, NAIROBI, Kenya, May 7 – The Athi Water Services Board has unveiled a Sh50 billion programme that aims to provide efficient water services to the larger Nairobi metropolis.
Chief Manager John Muiruri said the four-year programme that will also deal with sewerage coverage will be undertaken in three phases and targets to increase water supply and reduce health risks.
“Our intention is to provide within the next three to four years, water seven days a week, 24 hours daily and also ensure that sewers are built on all the boundaries of Nairobi,” he said.
“We also have target towns where we will construct sewers within the same period. One of these towns is Ruiru because it is going to benefit from the upgrading of the Nairobi – Thika highway,” he pointed out.
Mr Muiruri added that the first phase of the programme was to ensure that the capacity of the existing system was re-installed and that the issue of waste water was dealt with.
The second phase, he said, will deal with sewer coverage to ensure that all pipes are sealed to avoid any disease outbreak. The third phase will see the water service provider put in place mechanisms for bulk water supply within Nairobi and its environs.
Mr Muiruri explained to Capital News that the water Board was also in the process of sinking more boreholes within Nairobi.
“One of the initiatives we are involved in is to develop boreholes in most parts of the city,” he said. “The other area is to encourage rainwater harvesting. We have distributed quite a number of tanks in the churches, schools and other public places to demonstrate that you can gather water from rain.”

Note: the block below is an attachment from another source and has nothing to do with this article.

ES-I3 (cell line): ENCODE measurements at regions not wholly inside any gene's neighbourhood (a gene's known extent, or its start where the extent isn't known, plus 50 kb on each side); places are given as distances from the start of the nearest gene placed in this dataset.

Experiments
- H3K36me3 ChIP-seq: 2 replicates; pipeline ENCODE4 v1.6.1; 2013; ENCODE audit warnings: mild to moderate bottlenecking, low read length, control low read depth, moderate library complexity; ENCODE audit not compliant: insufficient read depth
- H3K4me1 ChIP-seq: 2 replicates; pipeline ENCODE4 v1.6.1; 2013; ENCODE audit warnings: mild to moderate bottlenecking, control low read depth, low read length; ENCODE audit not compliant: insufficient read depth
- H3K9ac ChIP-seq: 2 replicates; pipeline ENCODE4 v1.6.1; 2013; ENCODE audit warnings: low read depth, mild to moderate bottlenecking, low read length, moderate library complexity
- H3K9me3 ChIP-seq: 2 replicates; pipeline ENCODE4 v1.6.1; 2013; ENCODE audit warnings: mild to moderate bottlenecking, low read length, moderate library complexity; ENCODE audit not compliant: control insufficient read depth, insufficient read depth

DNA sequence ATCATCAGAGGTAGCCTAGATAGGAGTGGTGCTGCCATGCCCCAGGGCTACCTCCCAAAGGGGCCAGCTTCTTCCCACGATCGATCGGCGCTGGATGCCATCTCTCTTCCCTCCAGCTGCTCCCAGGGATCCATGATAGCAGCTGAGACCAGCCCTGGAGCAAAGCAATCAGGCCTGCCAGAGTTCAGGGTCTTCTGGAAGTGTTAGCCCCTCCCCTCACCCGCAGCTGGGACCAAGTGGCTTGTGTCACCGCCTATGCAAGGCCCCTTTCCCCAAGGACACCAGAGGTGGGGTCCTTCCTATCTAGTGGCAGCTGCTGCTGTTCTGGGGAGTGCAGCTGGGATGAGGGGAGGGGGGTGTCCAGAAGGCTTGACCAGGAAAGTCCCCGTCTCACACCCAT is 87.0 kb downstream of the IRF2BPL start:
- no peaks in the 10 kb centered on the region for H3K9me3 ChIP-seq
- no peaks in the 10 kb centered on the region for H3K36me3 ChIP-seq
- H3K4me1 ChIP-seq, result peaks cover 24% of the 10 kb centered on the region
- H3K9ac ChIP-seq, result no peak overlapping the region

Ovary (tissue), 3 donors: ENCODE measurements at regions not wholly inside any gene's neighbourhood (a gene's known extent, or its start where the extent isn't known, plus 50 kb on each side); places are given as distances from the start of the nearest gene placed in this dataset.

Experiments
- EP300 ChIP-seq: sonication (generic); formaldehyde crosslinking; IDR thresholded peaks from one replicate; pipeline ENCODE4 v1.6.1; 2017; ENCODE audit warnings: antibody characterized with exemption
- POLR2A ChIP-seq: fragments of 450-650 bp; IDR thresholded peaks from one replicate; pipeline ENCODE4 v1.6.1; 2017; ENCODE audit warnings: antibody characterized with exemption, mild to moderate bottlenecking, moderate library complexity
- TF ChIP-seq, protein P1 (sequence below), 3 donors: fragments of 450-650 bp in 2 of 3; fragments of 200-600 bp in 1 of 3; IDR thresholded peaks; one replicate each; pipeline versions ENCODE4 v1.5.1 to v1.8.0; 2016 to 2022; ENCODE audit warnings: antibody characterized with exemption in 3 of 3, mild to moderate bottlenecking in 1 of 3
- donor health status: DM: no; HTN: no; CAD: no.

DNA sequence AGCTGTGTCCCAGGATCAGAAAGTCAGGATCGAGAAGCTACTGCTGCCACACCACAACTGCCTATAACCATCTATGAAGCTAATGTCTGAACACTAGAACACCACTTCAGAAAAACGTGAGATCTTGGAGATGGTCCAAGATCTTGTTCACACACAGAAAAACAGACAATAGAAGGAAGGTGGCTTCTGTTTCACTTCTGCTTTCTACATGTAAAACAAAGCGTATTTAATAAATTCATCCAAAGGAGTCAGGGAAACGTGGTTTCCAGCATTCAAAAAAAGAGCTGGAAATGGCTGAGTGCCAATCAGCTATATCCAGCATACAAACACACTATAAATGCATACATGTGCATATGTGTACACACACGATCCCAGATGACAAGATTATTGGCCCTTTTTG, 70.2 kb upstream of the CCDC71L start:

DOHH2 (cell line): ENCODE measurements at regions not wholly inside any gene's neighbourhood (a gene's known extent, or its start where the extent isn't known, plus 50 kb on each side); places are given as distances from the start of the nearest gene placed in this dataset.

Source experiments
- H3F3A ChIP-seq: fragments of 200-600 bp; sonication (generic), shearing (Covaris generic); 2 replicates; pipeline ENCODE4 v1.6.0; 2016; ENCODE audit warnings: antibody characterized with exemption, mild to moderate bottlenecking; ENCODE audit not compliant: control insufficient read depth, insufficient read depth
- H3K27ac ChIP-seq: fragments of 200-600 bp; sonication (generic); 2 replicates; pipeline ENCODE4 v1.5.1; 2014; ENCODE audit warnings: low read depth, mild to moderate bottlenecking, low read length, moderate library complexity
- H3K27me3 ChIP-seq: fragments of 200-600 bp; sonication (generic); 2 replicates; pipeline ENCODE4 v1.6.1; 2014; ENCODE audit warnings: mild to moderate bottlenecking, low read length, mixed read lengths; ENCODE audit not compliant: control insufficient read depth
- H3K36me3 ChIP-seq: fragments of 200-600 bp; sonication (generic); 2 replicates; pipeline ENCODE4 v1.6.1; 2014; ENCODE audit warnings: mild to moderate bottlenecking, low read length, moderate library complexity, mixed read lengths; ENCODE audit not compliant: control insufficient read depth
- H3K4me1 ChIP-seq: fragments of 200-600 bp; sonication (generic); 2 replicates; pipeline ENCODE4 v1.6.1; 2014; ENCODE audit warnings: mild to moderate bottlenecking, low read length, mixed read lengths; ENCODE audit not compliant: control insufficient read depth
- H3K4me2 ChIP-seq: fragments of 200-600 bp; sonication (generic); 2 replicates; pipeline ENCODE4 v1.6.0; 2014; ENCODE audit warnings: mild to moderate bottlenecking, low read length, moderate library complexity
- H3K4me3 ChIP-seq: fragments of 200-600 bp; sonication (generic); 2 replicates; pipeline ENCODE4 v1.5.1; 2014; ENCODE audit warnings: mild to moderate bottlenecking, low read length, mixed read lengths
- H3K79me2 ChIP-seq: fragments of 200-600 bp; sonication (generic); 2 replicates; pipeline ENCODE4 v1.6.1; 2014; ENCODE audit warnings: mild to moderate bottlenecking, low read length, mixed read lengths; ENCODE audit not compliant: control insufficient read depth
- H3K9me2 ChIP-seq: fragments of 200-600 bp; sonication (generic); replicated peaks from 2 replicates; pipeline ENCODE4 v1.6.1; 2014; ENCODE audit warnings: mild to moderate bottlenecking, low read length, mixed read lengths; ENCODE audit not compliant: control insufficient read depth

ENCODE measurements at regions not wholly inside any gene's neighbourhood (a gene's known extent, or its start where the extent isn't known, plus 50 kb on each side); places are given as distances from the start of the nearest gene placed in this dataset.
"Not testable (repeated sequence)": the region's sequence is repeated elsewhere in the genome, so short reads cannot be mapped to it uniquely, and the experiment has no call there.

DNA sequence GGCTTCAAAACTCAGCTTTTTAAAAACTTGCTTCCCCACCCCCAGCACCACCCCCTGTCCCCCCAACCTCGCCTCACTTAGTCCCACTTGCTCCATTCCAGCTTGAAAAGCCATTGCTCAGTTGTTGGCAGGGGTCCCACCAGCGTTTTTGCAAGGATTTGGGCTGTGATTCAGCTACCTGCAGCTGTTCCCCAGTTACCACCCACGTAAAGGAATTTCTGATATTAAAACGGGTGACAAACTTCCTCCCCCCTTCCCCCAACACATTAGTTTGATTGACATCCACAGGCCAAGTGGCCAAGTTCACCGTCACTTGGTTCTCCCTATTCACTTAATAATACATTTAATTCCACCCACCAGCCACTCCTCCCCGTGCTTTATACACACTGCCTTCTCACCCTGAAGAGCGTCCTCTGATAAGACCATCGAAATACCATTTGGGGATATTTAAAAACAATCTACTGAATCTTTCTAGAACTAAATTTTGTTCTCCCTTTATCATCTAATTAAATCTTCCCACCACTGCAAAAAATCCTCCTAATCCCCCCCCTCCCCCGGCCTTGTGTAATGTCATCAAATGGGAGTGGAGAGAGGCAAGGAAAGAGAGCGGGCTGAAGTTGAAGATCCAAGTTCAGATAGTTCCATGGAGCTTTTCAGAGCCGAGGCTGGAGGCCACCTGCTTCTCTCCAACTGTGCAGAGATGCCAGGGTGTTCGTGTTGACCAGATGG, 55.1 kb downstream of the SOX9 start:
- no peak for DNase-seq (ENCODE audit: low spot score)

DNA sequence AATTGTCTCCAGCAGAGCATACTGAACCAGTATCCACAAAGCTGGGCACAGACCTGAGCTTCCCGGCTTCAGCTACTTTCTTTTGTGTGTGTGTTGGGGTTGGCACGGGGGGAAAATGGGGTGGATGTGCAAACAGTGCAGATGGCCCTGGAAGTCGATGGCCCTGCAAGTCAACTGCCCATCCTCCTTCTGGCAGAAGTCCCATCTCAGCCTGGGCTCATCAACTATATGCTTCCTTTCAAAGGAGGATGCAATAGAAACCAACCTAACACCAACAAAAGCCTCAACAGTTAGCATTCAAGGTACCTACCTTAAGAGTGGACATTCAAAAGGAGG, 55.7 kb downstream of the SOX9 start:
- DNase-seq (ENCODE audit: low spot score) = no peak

Mr Muiruri said that misuse of water and its facilities was partly to blame for the current water shortage within the larger Nairobi area.
“We do harm when we use water irresponsibly. There are simple things that you can do to conserve water. For example using buckets in washing instead of bath tubs, showering instead of using bath tubs and avoiding the use of many toilets,” he advised.
The Athi Water Board boss also re-assured that the water supplied to Nairobi was safe for consumption.
“The water that we produce in our treatment plants is wholesome. It is of good quality and is in accordance to the standards issued by the World Health Organisation on portable water,” he affirmed.
“We also have what is called residual chlorine, a chemical that is left in the water to assist in the killing of the germs during transportation through the pipes.”